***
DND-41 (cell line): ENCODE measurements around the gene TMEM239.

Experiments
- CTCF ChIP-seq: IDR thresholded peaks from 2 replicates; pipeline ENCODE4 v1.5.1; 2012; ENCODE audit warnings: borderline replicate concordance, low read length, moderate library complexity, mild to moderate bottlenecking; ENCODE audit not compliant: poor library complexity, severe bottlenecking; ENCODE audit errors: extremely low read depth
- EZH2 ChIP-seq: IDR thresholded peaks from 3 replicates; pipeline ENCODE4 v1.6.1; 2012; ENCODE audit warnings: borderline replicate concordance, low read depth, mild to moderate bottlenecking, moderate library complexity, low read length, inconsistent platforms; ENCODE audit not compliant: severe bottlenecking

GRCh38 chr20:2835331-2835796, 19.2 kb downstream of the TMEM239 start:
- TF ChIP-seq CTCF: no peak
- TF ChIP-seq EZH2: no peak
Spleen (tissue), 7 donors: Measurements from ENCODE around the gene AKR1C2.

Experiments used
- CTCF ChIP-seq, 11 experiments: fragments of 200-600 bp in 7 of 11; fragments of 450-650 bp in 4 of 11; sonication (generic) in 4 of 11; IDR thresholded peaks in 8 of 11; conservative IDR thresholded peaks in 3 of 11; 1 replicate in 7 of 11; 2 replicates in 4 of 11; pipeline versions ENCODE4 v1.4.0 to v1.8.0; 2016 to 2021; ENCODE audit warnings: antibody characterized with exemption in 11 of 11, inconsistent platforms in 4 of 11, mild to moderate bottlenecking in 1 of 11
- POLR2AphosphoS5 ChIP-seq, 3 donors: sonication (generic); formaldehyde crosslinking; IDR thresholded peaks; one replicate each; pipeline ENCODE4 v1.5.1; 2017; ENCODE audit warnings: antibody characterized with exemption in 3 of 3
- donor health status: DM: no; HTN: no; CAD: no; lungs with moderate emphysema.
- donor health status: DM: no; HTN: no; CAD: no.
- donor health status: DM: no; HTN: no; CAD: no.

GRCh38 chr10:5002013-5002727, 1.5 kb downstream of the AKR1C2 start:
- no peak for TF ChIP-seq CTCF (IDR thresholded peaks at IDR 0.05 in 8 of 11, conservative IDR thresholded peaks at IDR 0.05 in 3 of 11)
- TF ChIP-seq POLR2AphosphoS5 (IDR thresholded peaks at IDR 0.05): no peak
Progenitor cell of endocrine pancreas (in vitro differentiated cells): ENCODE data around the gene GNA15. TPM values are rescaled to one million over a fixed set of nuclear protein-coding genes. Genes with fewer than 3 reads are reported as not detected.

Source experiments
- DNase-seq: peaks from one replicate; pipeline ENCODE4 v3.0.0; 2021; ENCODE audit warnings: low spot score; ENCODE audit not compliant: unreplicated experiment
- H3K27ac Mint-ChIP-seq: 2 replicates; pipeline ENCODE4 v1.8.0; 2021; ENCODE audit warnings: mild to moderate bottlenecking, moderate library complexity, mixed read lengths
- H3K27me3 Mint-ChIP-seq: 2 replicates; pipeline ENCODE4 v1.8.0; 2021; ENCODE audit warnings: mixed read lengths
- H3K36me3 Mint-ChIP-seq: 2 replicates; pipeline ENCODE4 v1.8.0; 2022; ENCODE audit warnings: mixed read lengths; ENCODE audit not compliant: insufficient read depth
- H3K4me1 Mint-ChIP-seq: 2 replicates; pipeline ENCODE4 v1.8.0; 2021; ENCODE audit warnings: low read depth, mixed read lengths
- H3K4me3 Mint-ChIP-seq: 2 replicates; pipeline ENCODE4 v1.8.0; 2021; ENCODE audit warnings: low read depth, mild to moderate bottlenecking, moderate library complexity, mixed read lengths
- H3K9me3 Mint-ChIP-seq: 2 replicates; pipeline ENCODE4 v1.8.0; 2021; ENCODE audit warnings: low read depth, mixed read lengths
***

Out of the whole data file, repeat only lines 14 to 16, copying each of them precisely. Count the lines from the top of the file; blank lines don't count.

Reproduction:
- donor health status: DM: no; HTN: no; CAD: no.

GRCh38 chr10:5002013-5002727, 1.5 kb downstream of the AKR1C2 start:
- no peak for TF ChIP-seq CTCF (IDR thresholded peaks at IDR 0.05 in 8 of 11, conservative IDR thresholded peaks at IDR 0.05 in 3 of 11)